In this scenario, the XP-endo Finisher achieved the best cleaning results in post space preparations and was efficient in all root thirds, even in the apical third, which is so difficult to access due to the small diameter of the post space. Thus, our studies agree with Sanabria 11 , who reports that the XP-endo Finisher works better than ultrasound to remove smear layer from endodontic preparations. The XP-endo Finisher is a thin, flexible instrument designed specifically for final cleaning during surgical preparation and it reaches small, constricted areas with diameters smaller than spaces prepared for root posts. In contrast, Azimian 15 reports that the XP-endo Finisher combined with EDTA and sodium hypochlorite used after the final irrigation during surgical preparation is not superior to the same protocol without activation, thereby dismissing the mechanical action of the instrument per se.

In agreement with Coniglio 2 , our study found very similar values between Groups PUI and C in all root thirds when distilled water was used. Consideration should be given to ultrasound intensity, which manifests in the oscillation amplitude of the instrument, application time, volume and concentration of irrigant. Although ultrasound has demonstrated good results in removing debris in combination with EDTA as a final step in surgical preparation of an endodontic treatment 16 , Poletto et al. conclude that ultrasonic activation of irrigant solutions did not contribute to a more effective removal of smear layer after root post preparation 9 . There are different possible explanations for this: Coniglio et al. 2 suggest that ultrasound may compact debris particles laterally against root canal walls, Guo et al. 17 refer to the creation of new smear layer due to the scratch marks left by the instrument on dentin walls, while Chen 18 assumes that the discrepant results among studies are related to the different sizes of the preparations in the models used. Although it was not one of the aims of this study, we noted the presence of scratch marks on some samples in all experimental groups, including Group C, where only passive irrigation of the dental smear was performed after root post space preparation, without activating the distilled water by any mechanized system. This suggests that, at least in Group C, these marks may have been caused by the Largo or pilot bur of the post system during preparation of the root bed. In agreement with Guo et al. 18 , we noted more scratch marks in Group PIU, despite the precautions taken to avoid touching root canal walls upon activating the thin tip of the ultrasound.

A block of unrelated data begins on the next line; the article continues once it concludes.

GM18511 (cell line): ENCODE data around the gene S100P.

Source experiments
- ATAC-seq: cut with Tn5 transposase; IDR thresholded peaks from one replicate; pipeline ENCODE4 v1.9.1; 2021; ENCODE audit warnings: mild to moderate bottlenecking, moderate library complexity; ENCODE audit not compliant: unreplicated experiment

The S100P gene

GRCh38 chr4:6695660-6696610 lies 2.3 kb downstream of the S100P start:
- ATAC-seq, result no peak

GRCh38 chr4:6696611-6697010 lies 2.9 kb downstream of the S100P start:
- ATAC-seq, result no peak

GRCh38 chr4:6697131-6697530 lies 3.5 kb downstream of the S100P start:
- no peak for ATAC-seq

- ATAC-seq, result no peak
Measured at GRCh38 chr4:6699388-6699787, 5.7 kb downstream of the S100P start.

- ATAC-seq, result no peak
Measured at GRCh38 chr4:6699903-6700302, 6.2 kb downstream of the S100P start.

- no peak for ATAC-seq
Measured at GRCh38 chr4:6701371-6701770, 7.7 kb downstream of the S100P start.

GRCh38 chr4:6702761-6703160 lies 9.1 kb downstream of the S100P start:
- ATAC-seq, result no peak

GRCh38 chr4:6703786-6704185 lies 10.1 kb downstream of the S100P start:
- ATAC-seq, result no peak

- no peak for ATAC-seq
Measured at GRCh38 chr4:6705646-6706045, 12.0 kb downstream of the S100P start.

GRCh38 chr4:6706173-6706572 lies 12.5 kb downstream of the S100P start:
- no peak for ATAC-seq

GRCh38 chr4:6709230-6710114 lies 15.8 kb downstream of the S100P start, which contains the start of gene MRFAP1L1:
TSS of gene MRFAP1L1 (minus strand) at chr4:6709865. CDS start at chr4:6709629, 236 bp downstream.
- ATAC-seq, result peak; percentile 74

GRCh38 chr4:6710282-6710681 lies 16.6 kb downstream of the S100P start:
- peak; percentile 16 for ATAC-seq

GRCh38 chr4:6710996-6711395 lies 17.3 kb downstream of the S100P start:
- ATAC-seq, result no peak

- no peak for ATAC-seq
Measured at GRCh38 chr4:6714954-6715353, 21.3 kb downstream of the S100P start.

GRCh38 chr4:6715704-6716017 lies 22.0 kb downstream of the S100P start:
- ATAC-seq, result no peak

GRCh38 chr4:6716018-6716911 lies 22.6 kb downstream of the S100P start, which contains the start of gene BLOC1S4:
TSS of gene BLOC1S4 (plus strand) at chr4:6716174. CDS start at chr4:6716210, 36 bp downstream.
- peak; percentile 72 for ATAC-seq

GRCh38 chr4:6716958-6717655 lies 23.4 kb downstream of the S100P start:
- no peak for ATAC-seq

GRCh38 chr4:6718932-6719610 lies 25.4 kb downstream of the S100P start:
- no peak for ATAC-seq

In contrast to Goldberg 19 , we found that although there was no significant difference between rotary brush and control groups, the rotary brush tended to provide cleaner results, approaching those of the XP-endo Finisher group in the middle and coronary thirds. This difference between the studies is probably related to differences in the endodontic obturation techniques used. We filled only the apical third using single cone and warm vertical compaction technique, immediately preparing the post space and cleaning unset remains of sealant from root canal walls, which must have facilitated the removal of material. It is accepted that the continuous vertical condensation technique provides better obturation quality in the coronary third because the thermoplasticized gutta-percha provides better filling of the irregularities in the root canal 20 ; nevertheless, in the middle and apical thirds, the single cone and the continuous vertical compaction techniques provide similar sealing 21 .

Despite the difficulties involved in achieving a completely clean dentinal surface after post space preparation, the XP-endo Finisher instrument was the most efficient for removal of secondary smear layer, followed by the Rotoprox conical brush.


We thank Dr. Ricardo Macchi for the statistical analysis in this study.


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Received: September 2020; Accepted: May 2021

CORRESPONDENCE Dr. Valeria Cecilia Panetta: Paso 93 Avellaneda C.P 1870 Pcia.Buenos Aires, Argentina

DECLARATION OF CONFLICTING INTERESTS: The authors declare no potential conflicts of interest regarding the research, authorship, and/or publication of this article.